Also learned yesterday was the fact that every penny I spent installing and maintaining my generator was money well spent. Twenty seconds after the lines came down, it roared to life and kept the furnace blower blowing, the well and sump pumps pumping, the dryer drying, and the lights lit. I cooked a normal dinner and settled in to watch The Hunt for Red October and then Master and Commander… while occasionally seeing candles dot the windows of the house across the street. It kept right on chugging through 18 hours without a moment’s complaint. With that I am well satisfied.
Aside from a few other minor details, yesterday’s experience was one up and one down. Over the next few weeks, I know I need to beef up my communications capability. That’s good info to have before I find myself in a position of really needing it. Once the ice melts off and I get a decent day, I also owe the generator an oil change and a pat on the proverbial head.
Last night I once again woke up to the the neighborhood’s generators sputtering to life and then keeping their homes heated and lit for the duration of the five hour outage. By contrast my generator, perfectly capable of performing similar, if more limited, activities stayed warm and dry in the garage – mostly because 12AM in the rain is a really shitty time to drag it outside, tarp off a spot that will be dry enough to keep the direct weather off the running equipment, run extension cords, fuel the contraption, and then get it up and running.
So instead of noting the outage and waiting 20 seconds for backup power to bring itself online, I woke up once an hour from midnight to 2AM to serve as a one man bucket brigade. At 2:25 every smoke detector battery in the house gave up in unison. I chirping smoke detector under normal circumstances is unpleasant in the middle of the night. Five of them giving off their low battery call in a house that has no other items making noise is waterboarding for the ears. At that point it was off to the garage to drag in a ladder, replace the dying batteries, and restore peace and tranquility to the small hours of the morning. By that time it’s about 3:15, another bucket comes up from the basement and I’m staring at 3:30. Forty five minutes of dozing on the couch later and lights start to flicker. Somewhere ’round about 4:30 they come on to stay (so far).
It’s in that 30 minutes between “first light” and the scheduled alarm to wake me up for work that I decided to avail myself of the proffered allowance to take unscheduled leave due to the expectation of a snow storm that didn’t materialize locally. It’s safe to say I was in no fit humor to be around people – or perhaps that should be that my humor was even less fit than usual.
I’m forced to the undeniable, if obvious, conclusion that I am a creature of the 21st century. I expect the predictability of power coming more or less uninterrupted from the wall. Unlike that far off cabin I dream of in retirement, this place just isn’t built to operate in the absence of electricity.
The 20kW solution to that problem is coming sooner rather than later. Still, I find myself growing more impatient to arrive at the day when in a pinch I can be my own prime power provider and eliminate one more of life’s small annoyances.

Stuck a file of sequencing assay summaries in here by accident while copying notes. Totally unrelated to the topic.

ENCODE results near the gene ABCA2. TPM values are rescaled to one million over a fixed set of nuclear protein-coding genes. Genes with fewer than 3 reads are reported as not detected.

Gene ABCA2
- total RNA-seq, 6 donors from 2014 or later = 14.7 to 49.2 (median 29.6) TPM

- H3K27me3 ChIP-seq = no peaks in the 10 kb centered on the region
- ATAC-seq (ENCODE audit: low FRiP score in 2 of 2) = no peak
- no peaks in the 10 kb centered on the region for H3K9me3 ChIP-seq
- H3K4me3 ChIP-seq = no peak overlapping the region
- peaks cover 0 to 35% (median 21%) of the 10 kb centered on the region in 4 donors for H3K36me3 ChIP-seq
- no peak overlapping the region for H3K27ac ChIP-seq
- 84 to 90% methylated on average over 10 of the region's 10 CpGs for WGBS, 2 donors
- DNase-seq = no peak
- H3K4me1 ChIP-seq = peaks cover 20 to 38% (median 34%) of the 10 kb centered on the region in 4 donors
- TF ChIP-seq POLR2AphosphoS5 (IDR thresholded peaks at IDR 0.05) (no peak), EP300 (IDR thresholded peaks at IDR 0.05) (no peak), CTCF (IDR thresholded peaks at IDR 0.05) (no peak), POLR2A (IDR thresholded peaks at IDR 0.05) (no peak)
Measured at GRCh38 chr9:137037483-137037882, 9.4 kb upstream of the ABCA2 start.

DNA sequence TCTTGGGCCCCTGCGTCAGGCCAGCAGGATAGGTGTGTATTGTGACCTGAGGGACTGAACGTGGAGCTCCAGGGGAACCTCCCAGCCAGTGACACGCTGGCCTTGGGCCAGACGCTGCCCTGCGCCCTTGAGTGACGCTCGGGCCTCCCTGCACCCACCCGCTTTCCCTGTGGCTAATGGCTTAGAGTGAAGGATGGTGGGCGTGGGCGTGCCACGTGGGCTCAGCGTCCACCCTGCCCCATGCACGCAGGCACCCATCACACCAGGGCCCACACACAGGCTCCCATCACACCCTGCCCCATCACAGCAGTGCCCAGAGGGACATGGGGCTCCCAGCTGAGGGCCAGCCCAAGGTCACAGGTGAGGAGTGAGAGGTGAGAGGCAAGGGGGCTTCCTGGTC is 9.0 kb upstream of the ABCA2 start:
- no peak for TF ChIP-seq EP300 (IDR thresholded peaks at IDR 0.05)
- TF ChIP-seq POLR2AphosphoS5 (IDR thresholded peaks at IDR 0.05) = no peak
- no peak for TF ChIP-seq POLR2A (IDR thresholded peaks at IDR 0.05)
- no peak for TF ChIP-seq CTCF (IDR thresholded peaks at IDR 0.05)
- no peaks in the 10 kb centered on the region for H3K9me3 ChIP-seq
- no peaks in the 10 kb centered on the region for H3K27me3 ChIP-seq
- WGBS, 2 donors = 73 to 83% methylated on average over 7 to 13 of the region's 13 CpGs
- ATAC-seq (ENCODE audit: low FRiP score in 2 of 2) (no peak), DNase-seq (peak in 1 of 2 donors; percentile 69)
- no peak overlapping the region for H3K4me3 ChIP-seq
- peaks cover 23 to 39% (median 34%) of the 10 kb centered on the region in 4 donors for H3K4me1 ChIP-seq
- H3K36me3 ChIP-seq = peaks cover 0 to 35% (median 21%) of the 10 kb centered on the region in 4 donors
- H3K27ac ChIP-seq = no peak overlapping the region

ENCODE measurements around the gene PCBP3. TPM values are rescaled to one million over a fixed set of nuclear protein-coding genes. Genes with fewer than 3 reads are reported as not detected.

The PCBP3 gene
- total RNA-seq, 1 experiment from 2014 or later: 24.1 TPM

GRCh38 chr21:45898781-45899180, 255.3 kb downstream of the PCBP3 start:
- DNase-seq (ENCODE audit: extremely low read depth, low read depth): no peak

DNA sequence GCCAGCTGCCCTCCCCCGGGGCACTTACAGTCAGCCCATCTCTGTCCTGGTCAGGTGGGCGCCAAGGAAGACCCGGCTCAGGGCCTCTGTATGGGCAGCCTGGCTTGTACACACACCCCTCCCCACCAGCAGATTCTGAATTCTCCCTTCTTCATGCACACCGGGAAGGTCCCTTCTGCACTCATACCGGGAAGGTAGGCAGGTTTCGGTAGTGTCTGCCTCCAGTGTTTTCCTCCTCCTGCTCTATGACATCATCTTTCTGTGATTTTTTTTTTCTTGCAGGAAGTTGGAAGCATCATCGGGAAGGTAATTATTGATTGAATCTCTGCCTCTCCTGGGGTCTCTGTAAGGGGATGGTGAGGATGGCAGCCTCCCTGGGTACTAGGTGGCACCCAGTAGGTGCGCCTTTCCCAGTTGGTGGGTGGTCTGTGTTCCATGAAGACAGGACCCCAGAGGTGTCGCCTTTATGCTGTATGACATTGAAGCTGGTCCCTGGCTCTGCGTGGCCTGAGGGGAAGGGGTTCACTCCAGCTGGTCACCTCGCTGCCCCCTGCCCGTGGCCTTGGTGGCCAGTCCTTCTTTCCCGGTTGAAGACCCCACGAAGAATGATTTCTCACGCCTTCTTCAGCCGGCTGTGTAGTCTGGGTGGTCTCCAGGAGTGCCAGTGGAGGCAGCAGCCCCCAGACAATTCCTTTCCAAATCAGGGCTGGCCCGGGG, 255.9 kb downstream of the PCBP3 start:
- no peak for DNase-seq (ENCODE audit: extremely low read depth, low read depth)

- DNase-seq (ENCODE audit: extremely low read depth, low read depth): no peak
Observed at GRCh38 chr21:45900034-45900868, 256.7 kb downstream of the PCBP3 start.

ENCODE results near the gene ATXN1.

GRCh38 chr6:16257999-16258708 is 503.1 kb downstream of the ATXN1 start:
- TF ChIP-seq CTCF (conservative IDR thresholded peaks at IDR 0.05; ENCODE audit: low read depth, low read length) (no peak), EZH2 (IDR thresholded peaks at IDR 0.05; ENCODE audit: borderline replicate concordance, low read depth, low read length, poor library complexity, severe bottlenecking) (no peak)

Most of the people who read this blog are a captive audience tonight. I feel like I should use the opportunity to say something insightful or at least drive up the weekend’s hit count.
This is the first snow since I took possession of the new homestead here and most of my stray thoughts tonight are given over to how the place will handle the weather, how robust the neighborhood electric grid will be once the wind cranks up, why they built this place without a secondary heat source, and generally coming up with ways to entertain myself for the next couple of days. Somehow I think that regardless of circumstances I’ll manage to find something to while away the hours.
If you don’t hear from me in a few days you’ll know the lights went off and took my painfully weak cell signal with them. So far as I can tell that’s really the only down side of living back here off the beaten path… and it’s a problem I’m doing my best to remedy in the coming weeks but that will come too late for this particular party.
Stay warm. Enjoy a day or two of enforced seclusion however you choose to spend them. I’ll see you once we get started with the big melt. Or maybe before, depending on how quickly boredom sets in and other circumstances.
1. Delmarva Power. There’s an issue with my power bill. I called their “customer service” number Monday night and was met with a 50-minute estimated wait time. That’s not going to happen, so I called back Tuesday morning. The wait time for that call was a sleek 27-32 minutes. They split the difference and I waited half an hour to be immediately told by the CSR that the system is down and they can’t answer any questions. They did offer to call back when their system is up, which is fine I guess, but what I really want is to determine when I talk to my vendors myself rather than sitting around looking forlorn like a 14 year old girl waiting for her true love to call. After blasting them on social media, someone did reach our to me and promised I’d get a call back “sometime” in the “next few business days”. Fifty hours later. Still waiting.
2. Staffing. In order to send any information outside the organization you need approximately 4,587 separate lines of approval. It’s not necessarily hard work, but it is what some might call tedious. Reaching the point where something is approved for release always feels like something of any accomplishment… but the best part is when you get something fully staffed, vetted, socialized, and approved only to be notified two hours after you hit send for the final time that someone at Echelons Higher than Reality has decided to “go a different direction.
3. The sky is falling. Look gang, I’m not a fancy big city investment banker, but despite the thrashing Wall Street has taken this week the sky really isn’t falling (yet). The Dow made its high in May of last year. We’re down in the neighborhood of 10% off that high – that’s the operative definition of a correction – but still a ways off from a bear market. If you haven’t jumped out well before now, the only thing cashing out in this market does is lock in whatever loss you’ve suffered. If I were in danger of retiring next year I’d be a little more worried. As it is, I’d say it’s time to stack some cash and do a bit of hedging. If that doesn’t work for you, just win yourself a Powerball Jackpot and you’re all set.